Authors: William J. Benning
Part Three of the First Admiral Series
Copyright © 2012 by William J. Benning
Edited by Ivan Ciano
Cover Copyright © 2012 by Andrae Harrison
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That should not have happened!” said the Grand Adjudicator.
Almost absent-mindedly, he ran the fingers of his four digit hands through his greying jet-black hair as he stared uncomprehendingly out of the arena-side window at the three hundred foot high Vide-Orb image.
Like most adult Ganthorans, Grand Adjudicator Bellor was tall. He stood at over six and a half feet, yet despite his tall stature, he had a feline grace and ease of movement that gave him a tremendous personal presence. His fine, pale-brown skin stretched tautly over a long elegant face, whilst triangular, short and pointed cat-like ears perched neatly on the top of his head. Around his ears a silky, fine black hair, which was tending to grey, hung loose and stretched down to his shoulders. His eyes were a deep dark-brown sitting over a cat-like muzzle and lower jaw. His nose, though small, was the same light-brown in colour and blended smoothly into the muzzle. His neck was long and elegant which again stood to emphasise his almost regal bearing.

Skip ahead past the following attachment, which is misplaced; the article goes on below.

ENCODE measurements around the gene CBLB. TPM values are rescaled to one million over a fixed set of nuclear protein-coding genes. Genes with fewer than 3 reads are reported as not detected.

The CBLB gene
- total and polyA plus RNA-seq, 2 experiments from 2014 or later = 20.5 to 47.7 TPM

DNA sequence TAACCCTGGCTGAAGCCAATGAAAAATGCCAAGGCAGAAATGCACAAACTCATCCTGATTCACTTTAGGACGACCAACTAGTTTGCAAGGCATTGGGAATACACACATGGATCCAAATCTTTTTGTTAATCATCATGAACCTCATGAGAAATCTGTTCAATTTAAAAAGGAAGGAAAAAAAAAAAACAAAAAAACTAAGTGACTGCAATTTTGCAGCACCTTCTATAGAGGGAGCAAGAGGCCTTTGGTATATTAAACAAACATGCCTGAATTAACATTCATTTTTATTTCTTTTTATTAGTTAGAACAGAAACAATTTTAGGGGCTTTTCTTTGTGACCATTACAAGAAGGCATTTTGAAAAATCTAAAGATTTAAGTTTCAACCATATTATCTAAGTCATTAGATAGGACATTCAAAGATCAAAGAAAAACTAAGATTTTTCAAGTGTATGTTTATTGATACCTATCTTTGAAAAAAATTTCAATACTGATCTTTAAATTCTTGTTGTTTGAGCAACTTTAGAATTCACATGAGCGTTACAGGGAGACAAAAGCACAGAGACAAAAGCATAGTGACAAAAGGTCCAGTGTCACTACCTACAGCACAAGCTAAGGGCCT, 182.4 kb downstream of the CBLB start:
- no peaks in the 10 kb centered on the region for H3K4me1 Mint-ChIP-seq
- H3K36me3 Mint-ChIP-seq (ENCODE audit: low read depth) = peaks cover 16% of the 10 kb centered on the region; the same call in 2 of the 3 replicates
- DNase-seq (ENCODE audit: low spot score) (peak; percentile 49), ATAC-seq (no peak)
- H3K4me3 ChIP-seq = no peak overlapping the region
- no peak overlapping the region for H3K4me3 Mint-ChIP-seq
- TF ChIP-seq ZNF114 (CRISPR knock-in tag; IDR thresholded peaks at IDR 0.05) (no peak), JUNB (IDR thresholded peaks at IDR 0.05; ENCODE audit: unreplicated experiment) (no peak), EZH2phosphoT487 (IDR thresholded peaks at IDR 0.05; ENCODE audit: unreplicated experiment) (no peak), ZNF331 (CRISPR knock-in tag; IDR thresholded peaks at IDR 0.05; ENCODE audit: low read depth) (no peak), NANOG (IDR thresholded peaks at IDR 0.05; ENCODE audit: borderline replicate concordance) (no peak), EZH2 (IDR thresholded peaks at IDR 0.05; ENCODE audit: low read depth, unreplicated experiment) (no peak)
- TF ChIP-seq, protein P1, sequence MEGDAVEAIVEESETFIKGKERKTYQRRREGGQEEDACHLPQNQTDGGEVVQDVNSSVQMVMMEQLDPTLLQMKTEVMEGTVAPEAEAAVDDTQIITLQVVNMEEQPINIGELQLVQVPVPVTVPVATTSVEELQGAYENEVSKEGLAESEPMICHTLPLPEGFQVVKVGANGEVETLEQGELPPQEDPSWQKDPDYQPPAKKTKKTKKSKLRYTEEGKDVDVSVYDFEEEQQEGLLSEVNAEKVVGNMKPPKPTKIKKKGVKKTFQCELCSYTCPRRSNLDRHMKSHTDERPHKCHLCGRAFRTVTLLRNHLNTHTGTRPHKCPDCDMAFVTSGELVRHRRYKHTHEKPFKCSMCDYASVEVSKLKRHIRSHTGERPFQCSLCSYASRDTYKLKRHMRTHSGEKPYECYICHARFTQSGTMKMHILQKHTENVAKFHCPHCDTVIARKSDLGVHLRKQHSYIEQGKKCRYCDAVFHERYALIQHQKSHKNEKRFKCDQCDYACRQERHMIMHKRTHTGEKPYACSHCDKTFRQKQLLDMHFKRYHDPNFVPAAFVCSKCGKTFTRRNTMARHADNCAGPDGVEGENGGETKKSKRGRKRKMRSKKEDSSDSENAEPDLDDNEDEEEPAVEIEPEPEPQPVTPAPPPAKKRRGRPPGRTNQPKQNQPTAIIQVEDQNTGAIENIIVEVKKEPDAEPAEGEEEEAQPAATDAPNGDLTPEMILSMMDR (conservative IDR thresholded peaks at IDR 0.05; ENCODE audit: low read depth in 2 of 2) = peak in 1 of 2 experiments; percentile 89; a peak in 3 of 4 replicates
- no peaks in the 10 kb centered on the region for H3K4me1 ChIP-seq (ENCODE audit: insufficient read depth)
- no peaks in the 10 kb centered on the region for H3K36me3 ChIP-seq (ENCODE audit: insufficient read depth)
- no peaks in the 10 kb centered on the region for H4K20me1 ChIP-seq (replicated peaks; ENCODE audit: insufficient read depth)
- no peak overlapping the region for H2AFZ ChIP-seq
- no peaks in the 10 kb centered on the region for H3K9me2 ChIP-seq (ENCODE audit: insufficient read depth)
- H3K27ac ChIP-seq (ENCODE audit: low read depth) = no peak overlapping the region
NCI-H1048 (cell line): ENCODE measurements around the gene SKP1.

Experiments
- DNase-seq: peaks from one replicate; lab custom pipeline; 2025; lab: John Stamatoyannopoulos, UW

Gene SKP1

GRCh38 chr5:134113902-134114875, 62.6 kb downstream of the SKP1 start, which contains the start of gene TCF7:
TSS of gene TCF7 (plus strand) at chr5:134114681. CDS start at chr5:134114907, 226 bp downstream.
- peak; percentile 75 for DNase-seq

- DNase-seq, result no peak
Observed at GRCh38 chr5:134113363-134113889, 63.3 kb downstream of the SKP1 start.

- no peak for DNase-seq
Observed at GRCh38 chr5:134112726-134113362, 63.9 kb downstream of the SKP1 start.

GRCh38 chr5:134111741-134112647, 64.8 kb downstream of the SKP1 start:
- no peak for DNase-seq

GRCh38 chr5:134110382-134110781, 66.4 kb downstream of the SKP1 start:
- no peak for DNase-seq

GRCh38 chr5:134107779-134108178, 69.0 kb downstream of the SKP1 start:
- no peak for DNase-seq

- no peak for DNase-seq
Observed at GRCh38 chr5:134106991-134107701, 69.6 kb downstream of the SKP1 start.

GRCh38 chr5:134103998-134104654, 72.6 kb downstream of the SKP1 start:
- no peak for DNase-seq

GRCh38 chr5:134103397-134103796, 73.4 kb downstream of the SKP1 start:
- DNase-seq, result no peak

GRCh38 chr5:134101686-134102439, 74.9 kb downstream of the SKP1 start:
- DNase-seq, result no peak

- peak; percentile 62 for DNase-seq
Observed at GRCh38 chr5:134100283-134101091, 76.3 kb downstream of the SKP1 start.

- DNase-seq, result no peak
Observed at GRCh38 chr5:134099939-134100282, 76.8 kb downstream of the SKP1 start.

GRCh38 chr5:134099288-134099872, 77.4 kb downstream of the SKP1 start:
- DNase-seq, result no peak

And, he was angry.
This was the third time a suspected computer malfunction had caused the death of a Time Warrior Candidate. Now, there could be absolutely no doubt in anyone’s mind that the massive computer that generated the scenario for the Time Warrior ritual had been compromised and sabotaged. There would have to be yet another investigation as to what went wrong, and a report for another Candidate’s delegation to explain why their leader was now dead, when by all fairness he should have been preparing for his Coronation. Instead of the huge Vide-Orb image dissipating to reveal a triumphant Time Warrior Candidate, and Emperor-Elect, it now vanished to show the pathetic remains of a brave, but savagely betrayed, worthy Horvath General. Rather than the rapturous cheering of the half a million strong Ganthoran crowd, there was a morose shocked silence that seethed with resentment and rage.